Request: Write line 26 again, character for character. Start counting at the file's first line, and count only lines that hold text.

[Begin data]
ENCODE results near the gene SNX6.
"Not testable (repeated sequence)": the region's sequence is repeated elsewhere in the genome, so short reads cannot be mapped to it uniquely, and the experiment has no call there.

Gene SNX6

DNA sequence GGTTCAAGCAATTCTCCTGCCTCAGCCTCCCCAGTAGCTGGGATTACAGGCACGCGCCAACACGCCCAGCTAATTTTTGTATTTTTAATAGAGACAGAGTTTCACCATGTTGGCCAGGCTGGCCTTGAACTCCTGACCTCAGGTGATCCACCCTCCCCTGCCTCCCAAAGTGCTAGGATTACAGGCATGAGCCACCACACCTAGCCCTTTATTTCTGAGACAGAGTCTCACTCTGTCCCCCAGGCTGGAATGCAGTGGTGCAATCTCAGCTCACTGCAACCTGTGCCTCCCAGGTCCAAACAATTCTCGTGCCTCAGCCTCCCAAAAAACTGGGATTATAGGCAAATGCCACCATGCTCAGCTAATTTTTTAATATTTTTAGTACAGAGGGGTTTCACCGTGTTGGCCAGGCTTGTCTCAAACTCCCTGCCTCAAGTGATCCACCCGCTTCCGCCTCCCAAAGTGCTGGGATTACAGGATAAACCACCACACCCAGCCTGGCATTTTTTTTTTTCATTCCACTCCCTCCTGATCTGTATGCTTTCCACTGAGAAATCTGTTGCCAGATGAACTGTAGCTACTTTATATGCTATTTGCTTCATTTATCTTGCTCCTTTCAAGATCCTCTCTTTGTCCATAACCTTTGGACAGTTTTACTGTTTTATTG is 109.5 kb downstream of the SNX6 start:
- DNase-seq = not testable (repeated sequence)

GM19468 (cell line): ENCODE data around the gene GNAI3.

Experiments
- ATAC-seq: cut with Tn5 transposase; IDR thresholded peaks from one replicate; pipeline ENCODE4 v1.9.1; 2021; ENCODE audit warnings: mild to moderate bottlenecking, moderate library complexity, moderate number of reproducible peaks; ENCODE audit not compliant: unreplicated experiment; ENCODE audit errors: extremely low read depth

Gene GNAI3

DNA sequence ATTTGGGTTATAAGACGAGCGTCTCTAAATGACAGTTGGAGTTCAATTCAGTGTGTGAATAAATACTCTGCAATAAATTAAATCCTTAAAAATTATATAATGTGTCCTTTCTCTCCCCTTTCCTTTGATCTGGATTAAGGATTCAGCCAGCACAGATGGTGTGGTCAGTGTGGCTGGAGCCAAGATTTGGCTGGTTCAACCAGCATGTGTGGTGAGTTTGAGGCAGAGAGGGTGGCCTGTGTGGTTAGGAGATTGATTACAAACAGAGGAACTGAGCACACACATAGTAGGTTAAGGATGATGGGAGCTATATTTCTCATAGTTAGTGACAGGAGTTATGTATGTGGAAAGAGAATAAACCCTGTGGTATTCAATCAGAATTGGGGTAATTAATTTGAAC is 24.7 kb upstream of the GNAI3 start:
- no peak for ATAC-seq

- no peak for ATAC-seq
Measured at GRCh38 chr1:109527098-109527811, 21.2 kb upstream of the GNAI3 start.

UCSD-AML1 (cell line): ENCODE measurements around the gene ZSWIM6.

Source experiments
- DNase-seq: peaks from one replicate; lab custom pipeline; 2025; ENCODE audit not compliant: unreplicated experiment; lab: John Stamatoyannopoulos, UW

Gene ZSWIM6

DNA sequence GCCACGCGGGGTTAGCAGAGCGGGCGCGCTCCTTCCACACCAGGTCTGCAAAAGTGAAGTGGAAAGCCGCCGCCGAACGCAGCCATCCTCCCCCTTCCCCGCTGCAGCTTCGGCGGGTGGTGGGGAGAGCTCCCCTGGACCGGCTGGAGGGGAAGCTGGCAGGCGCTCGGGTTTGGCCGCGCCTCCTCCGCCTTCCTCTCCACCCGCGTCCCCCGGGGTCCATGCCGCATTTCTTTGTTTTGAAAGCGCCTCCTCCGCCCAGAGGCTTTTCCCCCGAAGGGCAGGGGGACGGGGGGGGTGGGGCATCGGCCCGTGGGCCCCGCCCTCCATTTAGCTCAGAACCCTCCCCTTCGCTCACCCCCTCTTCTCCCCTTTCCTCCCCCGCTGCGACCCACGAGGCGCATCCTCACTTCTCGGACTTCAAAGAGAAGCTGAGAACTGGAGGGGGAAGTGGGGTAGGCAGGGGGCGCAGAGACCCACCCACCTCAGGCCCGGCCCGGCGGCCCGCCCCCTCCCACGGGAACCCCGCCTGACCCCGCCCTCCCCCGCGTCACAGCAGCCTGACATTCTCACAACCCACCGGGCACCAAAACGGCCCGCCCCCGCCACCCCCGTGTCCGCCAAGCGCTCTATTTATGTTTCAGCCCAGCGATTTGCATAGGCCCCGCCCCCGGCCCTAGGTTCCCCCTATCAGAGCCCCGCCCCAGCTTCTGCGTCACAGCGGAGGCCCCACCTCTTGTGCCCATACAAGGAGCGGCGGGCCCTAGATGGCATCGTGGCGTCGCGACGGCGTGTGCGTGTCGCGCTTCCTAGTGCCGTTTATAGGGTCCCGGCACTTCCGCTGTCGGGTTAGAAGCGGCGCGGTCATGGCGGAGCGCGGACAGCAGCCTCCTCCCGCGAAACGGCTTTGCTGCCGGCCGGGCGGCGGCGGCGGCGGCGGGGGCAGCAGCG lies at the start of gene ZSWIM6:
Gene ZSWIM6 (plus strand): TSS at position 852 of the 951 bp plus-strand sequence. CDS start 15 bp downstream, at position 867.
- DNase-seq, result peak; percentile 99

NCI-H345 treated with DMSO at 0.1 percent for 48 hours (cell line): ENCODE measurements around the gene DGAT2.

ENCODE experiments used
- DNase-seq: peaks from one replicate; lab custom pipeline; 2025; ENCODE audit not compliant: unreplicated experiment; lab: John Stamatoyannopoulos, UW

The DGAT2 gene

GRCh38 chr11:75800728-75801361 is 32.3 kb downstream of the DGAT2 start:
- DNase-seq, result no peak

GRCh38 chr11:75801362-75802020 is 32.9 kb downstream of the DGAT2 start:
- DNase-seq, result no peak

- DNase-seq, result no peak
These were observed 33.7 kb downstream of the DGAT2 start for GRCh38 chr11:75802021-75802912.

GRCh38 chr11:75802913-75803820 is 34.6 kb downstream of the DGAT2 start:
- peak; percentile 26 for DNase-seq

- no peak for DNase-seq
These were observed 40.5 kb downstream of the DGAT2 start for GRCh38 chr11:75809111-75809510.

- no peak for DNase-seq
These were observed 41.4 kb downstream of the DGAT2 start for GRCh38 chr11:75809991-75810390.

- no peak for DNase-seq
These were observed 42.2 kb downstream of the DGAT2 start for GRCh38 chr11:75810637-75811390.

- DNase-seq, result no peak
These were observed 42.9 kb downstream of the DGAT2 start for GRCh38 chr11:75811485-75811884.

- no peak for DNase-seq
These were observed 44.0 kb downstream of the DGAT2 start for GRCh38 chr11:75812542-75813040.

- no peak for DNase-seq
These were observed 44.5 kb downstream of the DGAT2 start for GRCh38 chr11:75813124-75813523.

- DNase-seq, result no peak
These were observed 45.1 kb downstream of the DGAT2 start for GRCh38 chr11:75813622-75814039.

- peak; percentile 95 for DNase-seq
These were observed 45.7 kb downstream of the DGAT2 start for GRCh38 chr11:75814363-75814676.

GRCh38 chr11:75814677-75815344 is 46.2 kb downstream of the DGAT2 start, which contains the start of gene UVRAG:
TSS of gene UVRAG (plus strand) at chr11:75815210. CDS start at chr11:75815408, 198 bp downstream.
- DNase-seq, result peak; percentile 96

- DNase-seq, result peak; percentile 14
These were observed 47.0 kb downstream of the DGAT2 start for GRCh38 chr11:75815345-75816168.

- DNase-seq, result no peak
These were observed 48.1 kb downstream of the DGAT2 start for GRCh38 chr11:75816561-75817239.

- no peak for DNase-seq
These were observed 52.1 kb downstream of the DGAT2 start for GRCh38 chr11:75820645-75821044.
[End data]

- DNase-seq, result no peak